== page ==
Jumpstart

U.S. Foodservice, Rosemont, IL, has acquired Vesuvio Foods Inc., a metro New York distributor of Italian foods for pizzerias, fine Italian restaurants and gourmet shops. The acquisition will allow U.S. Foodservice to provide its broadline customers a selection of Italian specialty foods. Vesuvio Foods distributes about 3,500 products from 400 suppliers in Italy, the U.S. and around the world.

 

Pate Dawson Co., a Goldsboro, NC-based foodservice distributor, has reduced picking errors by using a voice solution from Lucas Systems. Since implementing the system, inventory accuracy has improved from about one picker error per 1,000 cases to less than one error per 15,000 cases.

 

Chicago-based International Warehouse Logistics Association announces the first metric-driven, facility-output-based sustainable logistics program for warehouse operations in North America, called the Sustainable Logistics Initiative (SLI). The data collected through SLI will inform industries on the most efficient means to develop sustainable warehouse-logistic practices.

 

Snyder's-Lance Inc., Charlotte, NC, has completed the largest ground-based solar farm in Pennsylvania. Covering 26 acres and comprised of 15,092 solar panels, the 3.5 MW solar farm is located across from the corporate headquarters and manufacturing plant in Hanover, PA. The solar installation, managed by RMK Solar, started in September of last year and took nine months to complete.

 

Modesto, CA-based PepsiCo's Frito-Lay facility has become the state's first food manufacturing site to be awarded LEED Gold existing building from the U.S. Green Building Council. The Frito-Lay Modesto facility has reduced its natural gas consumption by 25 percent per pound of product and its electricity use by 24 percent per pound of product since 1999 by installing new technologies, along with water reduction and recycling practices.

 

Port Jersey Logistics, Monroe, NJ, launched a less-than-truckload (LTL) freight consolidation/pool distribution program to New England through its Continental Logistics division. The company offers scheduled departures from its warehouse in Tyler, NJ, to all points in New England. The service offers more efficiency and less cost for consignees, whose orders can travel north together before being separated and delivered independently.Miami-based Ryder System Inc. supplied five natural gas-fueled delivery vehicles to Dean Foods, Ryder's first customer for natural gas commercial vehicles made available through its agreement with the San Bernardino Associated Governments (SANBAG) in Southern California. The Ryder/SANBAG project includes 202 natural gas vehicles, upgrades to three maintenance facilities for the proper servicing of natural gas vehicles and the construction of two fueling stations.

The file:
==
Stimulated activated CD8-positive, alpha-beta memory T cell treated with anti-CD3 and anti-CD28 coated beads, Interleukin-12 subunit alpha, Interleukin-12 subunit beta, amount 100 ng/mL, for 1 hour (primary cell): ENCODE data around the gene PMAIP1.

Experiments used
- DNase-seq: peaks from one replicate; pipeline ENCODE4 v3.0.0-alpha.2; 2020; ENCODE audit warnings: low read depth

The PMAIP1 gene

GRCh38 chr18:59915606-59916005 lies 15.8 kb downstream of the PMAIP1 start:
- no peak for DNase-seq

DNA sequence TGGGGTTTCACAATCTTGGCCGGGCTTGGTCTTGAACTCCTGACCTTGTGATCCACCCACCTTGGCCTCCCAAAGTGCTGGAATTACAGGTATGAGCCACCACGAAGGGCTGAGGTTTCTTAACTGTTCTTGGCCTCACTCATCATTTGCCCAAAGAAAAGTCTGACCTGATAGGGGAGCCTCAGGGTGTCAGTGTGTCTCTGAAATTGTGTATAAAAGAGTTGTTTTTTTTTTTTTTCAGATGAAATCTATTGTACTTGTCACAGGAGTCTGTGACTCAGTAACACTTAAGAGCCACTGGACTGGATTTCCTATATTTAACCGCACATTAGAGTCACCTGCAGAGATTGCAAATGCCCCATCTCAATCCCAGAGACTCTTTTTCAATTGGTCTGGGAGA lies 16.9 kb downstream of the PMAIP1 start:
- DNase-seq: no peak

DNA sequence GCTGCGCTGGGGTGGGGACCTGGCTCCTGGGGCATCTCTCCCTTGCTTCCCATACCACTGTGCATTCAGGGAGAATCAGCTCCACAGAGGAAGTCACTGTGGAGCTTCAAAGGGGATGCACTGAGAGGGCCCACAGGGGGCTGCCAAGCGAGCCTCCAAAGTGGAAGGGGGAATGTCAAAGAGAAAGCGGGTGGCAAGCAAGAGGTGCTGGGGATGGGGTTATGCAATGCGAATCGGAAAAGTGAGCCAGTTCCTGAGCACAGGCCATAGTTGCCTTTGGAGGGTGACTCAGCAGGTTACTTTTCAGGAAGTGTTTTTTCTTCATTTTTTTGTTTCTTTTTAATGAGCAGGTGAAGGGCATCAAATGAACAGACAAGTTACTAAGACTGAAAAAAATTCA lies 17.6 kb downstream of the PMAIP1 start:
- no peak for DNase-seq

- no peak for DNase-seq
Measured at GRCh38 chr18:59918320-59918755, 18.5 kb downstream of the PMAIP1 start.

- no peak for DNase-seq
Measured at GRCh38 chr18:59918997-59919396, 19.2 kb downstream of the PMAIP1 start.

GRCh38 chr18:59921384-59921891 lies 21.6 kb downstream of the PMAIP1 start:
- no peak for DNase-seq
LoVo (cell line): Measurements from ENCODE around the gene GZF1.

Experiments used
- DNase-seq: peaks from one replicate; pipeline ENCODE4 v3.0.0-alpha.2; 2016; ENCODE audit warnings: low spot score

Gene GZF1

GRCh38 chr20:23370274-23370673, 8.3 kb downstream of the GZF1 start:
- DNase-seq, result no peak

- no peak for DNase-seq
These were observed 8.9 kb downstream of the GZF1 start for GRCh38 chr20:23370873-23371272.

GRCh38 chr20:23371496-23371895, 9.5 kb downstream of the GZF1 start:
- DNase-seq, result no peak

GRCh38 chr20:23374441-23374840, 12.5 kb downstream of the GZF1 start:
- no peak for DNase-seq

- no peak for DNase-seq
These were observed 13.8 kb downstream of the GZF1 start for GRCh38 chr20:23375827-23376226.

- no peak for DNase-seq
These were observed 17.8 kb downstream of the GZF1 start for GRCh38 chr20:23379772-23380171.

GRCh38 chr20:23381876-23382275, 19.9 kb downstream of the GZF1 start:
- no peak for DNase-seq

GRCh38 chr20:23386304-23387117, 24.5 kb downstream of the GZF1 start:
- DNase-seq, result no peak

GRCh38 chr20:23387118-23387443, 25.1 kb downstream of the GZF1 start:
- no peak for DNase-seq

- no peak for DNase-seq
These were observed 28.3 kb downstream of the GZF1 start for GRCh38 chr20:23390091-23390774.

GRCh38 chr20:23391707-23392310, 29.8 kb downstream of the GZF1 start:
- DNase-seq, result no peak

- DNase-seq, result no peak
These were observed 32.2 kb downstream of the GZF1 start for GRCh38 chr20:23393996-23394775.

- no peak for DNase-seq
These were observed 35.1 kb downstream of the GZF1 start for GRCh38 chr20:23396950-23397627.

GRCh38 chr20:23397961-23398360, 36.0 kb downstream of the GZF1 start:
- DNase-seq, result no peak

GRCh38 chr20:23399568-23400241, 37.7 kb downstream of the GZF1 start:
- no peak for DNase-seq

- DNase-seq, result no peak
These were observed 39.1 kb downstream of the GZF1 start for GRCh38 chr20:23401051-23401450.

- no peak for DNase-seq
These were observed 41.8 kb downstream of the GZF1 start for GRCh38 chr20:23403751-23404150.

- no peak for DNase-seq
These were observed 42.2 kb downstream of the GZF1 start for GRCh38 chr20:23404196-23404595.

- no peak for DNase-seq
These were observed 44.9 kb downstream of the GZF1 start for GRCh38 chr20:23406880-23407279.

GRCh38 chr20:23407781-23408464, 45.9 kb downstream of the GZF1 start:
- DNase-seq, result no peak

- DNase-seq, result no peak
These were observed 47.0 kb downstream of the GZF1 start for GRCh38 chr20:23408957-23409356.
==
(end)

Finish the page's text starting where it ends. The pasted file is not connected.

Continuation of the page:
As part of a national initiative to reduce food insecurity, faculty in Penn State's College of Agricultural Sciences will direct a new $5 million project to study whether greater reliance on regionally produced foods could improve food access and affordability for disadvantaged communities, while also benefiting farmers and others in the food supply chain. The project brings together researchers, educators, entrepreneurs and community leaders from a 12-state region to shed light on how the food system can better serve all Americans.

 

 

Columbus Foods, a San Francisco Bay area maker of Italian salami and premium deli meats, opened a $31 million slicing and packaging facility in Hayward, CA. The facility will slice and package the company's line salami products and deli meats. The plant is a 60,000-square-foot renovation of the company's existing 120,000 square-foot distribution center. The expansion includes 70 additional employees and three production lines for slicing and packaging the company's products into ready-to-eat packages. The additional capacity will help Columbus keep pace with growing national demand for its products.

 

 

Mars Builds First U.S. Manufacturing Plant In 35 Years

 

 

Mars Chocolate North America is building a state-of-the-art manufacturing facility in Topeka, KS. The the site reflects Mars Chocolate North America’s commitment to invest in U.S. manufacturing in order to meet the growing demand for its iconic confectionery products, including M&M’S and Snickers. The facility will be the first Mars Chocolate site built in the U.S. in 35 years.

 “We are excited to announce our plan to construct this new manufacturing site in Topeka,” says Mike Wittman, vice president of supply at Mars Chocolate. “The site will be a reflection of our commitment to manufacture our products in the markets where we sell them. Mars looks forward to becoming an important part of the Topeka community.”

“Mars is grateful for the support and partnership of Governor Brownback, Shawnee County and the City of Topeka,” adds Todd Lachman, president of Mars Chocolate. “We are planning to build this plant with a focus on the long term and look forward to many productive years of manufacturing and community partnership in Topeka.”

Phase I of the site is planned to be complete in 2013. Mars expects to make a capital investment of over $250 million in the first phase of the multi-phased project. In addition, the company expects to hire approximately 200 full time operations associates to resource the lines installed during the initial phase.  Subsequent phases of development will then expand the capacity of the facility, and more product lines will be added. The facility will pursue a LEED Gold Certified designation upon completion.

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